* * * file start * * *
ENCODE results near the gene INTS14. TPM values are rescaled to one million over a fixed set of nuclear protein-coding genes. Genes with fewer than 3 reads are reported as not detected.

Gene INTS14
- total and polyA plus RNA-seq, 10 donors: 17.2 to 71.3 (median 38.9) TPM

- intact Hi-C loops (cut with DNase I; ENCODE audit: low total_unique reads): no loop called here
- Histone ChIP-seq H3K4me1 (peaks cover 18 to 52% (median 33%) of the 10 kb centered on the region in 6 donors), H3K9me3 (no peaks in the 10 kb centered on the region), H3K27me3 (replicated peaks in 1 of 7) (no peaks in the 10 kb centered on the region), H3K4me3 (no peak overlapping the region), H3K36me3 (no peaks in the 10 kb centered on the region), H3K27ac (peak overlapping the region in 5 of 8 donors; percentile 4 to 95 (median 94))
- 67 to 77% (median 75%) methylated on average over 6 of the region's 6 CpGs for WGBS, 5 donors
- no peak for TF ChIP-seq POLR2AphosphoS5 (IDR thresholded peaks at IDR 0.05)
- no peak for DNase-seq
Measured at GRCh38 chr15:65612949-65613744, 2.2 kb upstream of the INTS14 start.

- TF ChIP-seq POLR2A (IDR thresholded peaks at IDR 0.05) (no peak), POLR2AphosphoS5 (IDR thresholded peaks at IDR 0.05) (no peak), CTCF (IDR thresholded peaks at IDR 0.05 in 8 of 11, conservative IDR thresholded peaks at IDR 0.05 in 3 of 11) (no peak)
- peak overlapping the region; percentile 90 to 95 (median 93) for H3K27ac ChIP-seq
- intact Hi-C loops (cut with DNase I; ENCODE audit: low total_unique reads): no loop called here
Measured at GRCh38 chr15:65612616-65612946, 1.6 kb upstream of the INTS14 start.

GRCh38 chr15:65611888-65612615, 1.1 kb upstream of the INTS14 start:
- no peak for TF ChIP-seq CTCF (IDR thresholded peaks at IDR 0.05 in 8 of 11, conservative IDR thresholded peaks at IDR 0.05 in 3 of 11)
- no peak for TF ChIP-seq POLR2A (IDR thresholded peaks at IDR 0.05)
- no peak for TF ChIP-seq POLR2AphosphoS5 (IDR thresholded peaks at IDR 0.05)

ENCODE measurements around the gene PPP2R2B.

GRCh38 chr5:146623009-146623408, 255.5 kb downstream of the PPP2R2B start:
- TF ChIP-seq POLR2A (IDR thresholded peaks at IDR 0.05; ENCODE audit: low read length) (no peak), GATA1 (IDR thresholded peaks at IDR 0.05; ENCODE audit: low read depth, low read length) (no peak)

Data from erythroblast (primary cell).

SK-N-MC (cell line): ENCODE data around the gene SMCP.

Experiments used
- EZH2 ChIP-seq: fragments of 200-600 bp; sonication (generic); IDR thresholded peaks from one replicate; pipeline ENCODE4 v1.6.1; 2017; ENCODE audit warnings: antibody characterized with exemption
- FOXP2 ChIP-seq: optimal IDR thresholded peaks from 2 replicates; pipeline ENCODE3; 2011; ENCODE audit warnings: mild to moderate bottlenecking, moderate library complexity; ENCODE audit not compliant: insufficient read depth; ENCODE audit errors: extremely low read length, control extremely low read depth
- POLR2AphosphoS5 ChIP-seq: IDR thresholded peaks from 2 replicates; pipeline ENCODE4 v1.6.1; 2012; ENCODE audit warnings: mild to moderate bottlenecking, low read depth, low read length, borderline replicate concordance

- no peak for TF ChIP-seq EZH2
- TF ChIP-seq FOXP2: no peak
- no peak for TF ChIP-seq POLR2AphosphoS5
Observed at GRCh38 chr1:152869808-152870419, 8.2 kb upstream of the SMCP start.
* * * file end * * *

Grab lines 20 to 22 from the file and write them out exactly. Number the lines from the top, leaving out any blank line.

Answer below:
- TF ChIP-seq POLR2A (IDR thresholded peaks at IDR 0.05; ENCODE audit: low read length) (no peak), GATA1 (IDR thresholded peaks at IDR 0.05; ENCODE audit: low read depth, low read length) (no peak)

Data from erythroblast (primary cell).

SK-N-MC (cell line): ENCODE data around the gene SMCP.